Asked August 6, 2016, 4:24 AM EDT


I live in Arkansas(yeah, land of the ding dongs) and have been graced with the presence of 2 Leopard Moths around my trailer for about 3 weeks.
Some A-hole sprayed the whole area with roundup 2 days ago. I tried rinsing the area with water and have been bringing them different vines and plants to eat from a wooded area nearby.
Tonight, one of them is out there with it's head in/near a brownish liquid. I fear it's like human vomit and it will die. Can you give me any information on this situation?
Debra Young

Cleburne County Arkansas moths leopard moth

2 Responses

Thanks for you question. Sorry to hear about the trouble with the pesticide application, and its affect on the moths.

Just to get a better understanding, I'm guessing that you are trying to feed the moths. Typically, it is the young (i.e. the caterpillars) that feed, and not the adults (the moths). Moth caterpillars usually eat not only for that stage, but also for the pupal (cocoon/transitional) stage, and even the adult (moth) stage. Some moths do drink nectar, just like butterflies and skippers, but most don't eat or feed at all. So moths won't be interested in leaves or vegetation like in their younger days. They have no way to chew on leaves, like when they were caterpillars. They are really only interested in leaves so they can leave eggs on them for the next generation.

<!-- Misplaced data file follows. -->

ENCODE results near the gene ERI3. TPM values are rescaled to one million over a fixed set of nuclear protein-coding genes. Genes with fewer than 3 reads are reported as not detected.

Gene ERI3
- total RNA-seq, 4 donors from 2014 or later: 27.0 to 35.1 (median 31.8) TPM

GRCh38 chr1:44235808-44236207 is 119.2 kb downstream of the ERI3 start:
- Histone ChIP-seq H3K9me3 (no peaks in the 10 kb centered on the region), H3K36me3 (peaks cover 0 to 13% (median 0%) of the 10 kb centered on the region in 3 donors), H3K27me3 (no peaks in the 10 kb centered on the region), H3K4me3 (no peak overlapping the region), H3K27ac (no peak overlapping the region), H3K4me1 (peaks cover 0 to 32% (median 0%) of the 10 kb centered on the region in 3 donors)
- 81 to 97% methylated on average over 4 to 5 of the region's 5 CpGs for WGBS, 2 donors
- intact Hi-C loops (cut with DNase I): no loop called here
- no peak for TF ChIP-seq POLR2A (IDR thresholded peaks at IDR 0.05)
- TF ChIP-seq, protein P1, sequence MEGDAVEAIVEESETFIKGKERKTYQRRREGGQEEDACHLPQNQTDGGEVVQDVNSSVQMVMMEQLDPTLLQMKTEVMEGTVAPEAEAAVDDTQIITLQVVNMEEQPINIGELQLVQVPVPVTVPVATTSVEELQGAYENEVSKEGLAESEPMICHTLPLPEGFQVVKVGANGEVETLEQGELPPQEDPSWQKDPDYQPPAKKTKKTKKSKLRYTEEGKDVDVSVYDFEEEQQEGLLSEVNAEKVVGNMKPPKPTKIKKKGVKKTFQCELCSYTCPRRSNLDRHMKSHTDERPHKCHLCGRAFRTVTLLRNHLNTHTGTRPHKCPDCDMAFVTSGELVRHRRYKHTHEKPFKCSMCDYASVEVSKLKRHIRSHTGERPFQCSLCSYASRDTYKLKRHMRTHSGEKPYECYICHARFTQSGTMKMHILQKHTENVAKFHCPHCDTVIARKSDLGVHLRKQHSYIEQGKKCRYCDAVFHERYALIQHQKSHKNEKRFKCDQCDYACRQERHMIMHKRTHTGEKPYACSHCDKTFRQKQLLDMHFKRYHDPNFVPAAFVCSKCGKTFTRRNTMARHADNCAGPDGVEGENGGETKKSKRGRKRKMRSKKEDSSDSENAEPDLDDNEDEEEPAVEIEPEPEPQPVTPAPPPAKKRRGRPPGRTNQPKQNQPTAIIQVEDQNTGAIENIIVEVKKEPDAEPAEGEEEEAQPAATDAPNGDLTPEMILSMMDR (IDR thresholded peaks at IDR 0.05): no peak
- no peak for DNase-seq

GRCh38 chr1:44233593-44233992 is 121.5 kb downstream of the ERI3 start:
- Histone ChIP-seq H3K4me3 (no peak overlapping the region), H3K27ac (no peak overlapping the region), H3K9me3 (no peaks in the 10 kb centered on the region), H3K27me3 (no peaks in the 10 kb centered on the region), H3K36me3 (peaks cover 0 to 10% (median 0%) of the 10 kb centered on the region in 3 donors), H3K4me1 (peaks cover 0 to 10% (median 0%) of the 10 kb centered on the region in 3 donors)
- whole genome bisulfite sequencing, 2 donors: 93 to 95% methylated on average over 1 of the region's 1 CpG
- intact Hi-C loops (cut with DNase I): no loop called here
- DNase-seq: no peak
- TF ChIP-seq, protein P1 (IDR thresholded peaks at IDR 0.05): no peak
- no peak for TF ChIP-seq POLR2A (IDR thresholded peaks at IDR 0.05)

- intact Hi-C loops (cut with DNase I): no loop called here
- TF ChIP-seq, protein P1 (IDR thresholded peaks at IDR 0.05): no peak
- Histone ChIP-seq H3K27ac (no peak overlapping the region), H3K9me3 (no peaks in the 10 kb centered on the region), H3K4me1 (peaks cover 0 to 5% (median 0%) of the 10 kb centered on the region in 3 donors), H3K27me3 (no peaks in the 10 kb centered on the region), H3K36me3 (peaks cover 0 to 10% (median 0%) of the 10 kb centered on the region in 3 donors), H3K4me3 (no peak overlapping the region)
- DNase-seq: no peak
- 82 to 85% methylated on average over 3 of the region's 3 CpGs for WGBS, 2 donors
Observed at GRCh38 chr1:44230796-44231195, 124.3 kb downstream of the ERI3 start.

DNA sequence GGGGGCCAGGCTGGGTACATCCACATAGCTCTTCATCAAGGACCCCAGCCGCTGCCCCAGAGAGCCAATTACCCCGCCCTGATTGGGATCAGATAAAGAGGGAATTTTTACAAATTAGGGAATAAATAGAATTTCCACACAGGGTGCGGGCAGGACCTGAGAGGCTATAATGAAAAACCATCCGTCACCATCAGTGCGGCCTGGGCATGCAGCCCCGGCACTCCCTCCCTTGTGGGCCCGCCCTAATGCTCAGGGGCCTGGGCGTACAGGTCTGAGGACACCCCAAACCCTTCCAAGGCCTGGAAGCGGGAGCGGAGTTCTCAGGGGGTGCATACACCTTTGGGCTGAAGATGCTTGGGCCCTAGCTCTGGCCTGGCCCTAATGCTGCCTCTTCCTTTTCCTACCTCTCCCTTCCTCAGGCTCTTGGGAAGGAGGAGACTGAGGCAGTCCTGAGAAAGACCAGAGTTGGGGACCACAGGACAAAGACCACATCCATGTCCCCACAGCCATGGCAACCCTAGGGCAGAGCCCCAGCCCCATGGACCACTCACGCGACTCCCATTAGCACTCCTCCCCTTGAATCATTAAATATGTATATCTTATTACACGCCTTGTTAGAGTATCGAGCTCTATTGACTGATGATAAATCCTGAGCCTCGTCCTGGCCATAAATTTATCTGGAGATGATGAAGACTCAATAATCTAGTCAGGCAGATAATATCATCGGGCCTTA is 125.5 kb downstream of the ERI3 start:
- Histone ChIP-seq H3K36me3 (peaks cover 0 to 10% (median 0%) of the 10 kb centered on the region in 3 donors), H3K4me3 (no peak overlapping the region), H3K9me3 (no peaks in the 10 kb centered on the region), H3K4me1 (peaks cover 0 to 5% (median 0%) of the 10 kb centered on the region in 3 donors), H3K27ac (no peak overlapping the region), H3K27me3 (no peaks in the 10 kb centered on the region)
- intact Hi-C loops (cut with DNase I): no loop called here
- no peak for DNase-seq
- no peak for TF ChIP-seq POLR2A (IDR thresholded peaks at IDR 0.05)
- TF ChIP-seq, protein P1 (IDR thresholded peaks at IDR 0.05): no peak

As far as having its head "in/near in a brown liquid", that may be a liquid that they emit. I found this information from the site: "Yellowish droplets of liquid are sometimes seen emitted from the adults when threatened or handled. These droplets are a chemical defense against predators." So, this liquid is probably from them from being touched or disturbed.

Roundup 2 is usually applied to vegetation to kill or discourage caterpillars, so the spraying could have been a directly related to the leopard moth young. This makes it tricky to fix the situation, since it all goes back to healthy vegetation. Whether it's moths laying eggs on healthy leaves, or having healthy leaves for the young to eat, the life cycle is destroyed when the leaves are poisoned.

Maybe you can talk to those responsible for applying the pesticide, and reason with them. Sometimes people just get scared and apply pesticide unnecessarily. Some have fears and/or repulsions of caterpillars, and think that killing is the way to go. Even in home gardens, people sometimes apply pesticides unnecessarily and kill and weaken the life cycle for butterflies, bees/pollen, and beneficial insects.

Best of luck, and thank you!

I did provide the management with info. on Roundup. Unfortunately, I found one of the 2 caterpillars dead last night and have not seen the other for 3 nights now. There were no outside signs of injury on the dead one. Not only am I saddened the dead but by people's stupidity and they're chosen ignorance. Thank you for responding